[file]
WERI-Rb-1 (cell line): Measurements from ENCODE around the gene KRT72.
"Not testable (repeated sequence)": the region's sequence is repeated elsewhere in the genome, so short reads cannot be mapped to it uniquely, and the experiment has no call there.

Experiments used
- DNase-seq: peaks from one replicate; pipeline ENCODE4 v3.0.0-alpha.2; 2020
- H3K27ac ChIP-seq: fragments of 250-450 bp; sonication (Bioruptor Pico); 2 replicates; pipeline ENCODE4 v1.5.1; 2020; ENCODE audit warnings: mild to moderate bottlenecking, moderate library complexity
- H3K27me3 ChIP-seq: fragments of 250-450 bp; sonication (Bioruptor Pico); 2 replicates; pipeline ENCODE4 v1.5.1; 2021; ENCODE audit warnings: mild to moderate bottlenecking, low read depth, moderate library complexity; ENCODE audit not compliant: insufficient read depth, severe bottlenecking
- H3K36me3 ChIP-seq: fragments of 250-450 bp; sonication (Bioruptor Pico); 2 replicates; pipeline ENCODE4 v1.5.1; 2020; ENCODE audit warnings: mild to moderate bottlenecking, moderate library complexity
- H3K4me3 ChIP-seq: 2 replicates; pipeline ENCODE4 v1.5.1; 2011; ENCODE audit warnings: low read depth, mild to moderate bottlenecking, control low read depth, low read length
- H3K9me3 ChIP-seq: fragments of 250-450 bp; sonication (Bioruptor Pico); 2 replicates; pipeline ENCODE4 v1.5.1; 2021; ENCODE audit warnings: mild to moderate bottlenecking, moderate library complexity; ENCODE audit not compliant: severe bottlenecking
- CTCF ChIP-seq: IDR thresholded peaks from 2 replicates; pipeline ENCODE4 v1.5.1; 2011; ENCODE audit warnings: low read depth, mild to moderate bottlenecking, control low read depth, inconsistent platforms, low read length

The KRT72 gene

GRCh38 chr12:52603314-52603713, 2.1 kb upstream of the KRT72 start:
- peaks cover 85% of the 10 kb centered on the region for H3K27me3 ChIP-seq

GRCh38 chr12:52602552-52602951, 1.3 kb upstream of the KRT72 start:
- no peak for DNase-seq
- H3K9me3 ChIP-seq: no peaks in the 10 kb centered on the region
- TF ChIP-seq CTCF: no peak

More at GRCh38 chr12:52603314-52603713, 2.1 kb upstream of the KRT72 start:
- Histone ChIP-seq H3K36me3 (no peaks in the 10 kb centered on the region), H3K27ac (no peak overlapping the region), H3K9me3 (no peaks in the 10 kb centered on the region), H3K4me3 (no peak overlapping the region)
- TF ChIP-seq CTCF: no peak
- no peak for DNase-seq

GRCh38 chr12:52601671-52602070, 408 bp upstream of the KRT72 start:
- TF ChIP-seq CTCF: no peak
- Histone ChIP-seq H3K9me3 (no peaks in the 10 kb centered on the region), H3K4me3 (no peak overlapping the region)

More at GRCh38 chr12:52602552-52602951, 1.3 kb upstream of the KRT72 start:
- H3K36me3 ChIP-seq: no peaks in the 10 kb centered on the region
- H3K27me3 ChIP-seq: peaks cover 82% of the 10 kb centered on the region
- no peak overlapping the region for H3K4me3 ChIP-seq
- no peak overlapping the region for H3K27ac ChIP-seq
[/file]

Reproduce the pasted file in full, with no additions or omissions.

WERI-Rb-1 (cell line): Measurements from ENCODE around the gene KRT72.
"Not testable (repeated sequence)": the region's sequence is repeated elsewhere in the genome, so short reads cannot be mapped to it uniquely, and the experiment has no call there.

Experiments used
- DNase-seq: peaks from one replicate; pipeline ENCODE4 v3.0.0-alpha.2; 2020
- H3K27ac ChIP-seq: fragments of 250-450 bp; sonication (Bioruptor Pico); 2 replicates; pipeline ENCODE4 v1.5.1; 2020; ENCODE audit warnings: mild to moderate bottlenecking, moderate library complexity
- H3K27me3 ChIP-seq: fragments of 250-450 bp; sonication (Bioruptor Pico); 2 replicates; pipeline ENCODE4 v1.5.1; 2021; ENCODE audit warnings: mild to moderate bottlenecking, low read depth, moderate library complexity; ENCODE audit not compliant: insufficient read depth, severe bottlenecking
- H3K36me3 ChIP-seq: fragments of 250-450 bp; sonication (Bioruptor Pico); 2 replicates; pipeline ENCODE4 v1.5.1; 2020; ENCODE audit warnings: mild to moderate bottlenecking, moderate library complexity
- H3K4me3 ChIP-seq: 2 replicates; pipeline ENCODE4 v1.5.1; 2011; ENCODE audit warnings: low read depth, mild to moderate bottlenecking, control low read depth, low read length
- H3K9me3 ChIP-seq: fragments of 250-450 bp; sonication (Bioruptor Pico); 2 replicates; pipeline ENCODE4 v1.5.1; 2021; ENCODE audit warnings: mild to moderate bottlenecking, moderate library complexity; ENCODE audit not compliant: severe bottlenecking
- CTCF ChIP-seq: IDR thresholded peaks from 2 replicates; pipeline ENCODE4 v1.5.1; 2011; ENCODE audit warnings: low read depth, mild to moderate bottlenecking, control low read depth, inconsistent platforms, low read length

The KRT72 gene

GRCh38 chr12:52603314-52603713, 2.1 kb upstream of the KRT72 start:
- peaks cover 85% of the 10 kb centered on the region for H3K27me3 ChIP-seq

GRCh38 chr12:52602552-52602951, 1.3 kb upstream of the KRT72 start:
- no peak for DNase-seq
- H3K9me3 ChIP-seq: no peaks in the 10 kb centered on the region
- TF ChIP-seq CTCF: no peak

More at GRCh38 chr12:52603314-52603713, 2.1 kb upstream of the KRT72 start:
- Histone ChIP-seq H3K36me3 (no peaks in the 10 kb centered on the region), H3K27ac (no peak overlapping the region), H3K9me3 (no peaks in the 10 kb centered on the region), H3K4me3 (no peak overlapping the region)
- TF ChIP-seq CTCF: no peak
- no peak for DNase-seq

GRCh38 chr12:52601671-52602070, 408 bp upstream of the KRT72 start:
- TF ChIP-seq CTCF: no peak
- Histone ChIP-seq H3K9me3 (no peaks in the 10 kb centered on the region), H3K4me3 (no peak overlapping the region)

More at GRCh38 chr12:52602552-52602951, 1.3 kb upstream of the KRT72 start:
- H3K36me3 ChIP-seq: no peaks in the 10 kb centered on the region
- H3K27me3 ChIP-seq: peaks cover 82% of the 10 kb centered on the region
- no peak overlapping the region for H3K4me3 ChIP-seq
- no peak overlapping the region for H3K27ac ChIP-seq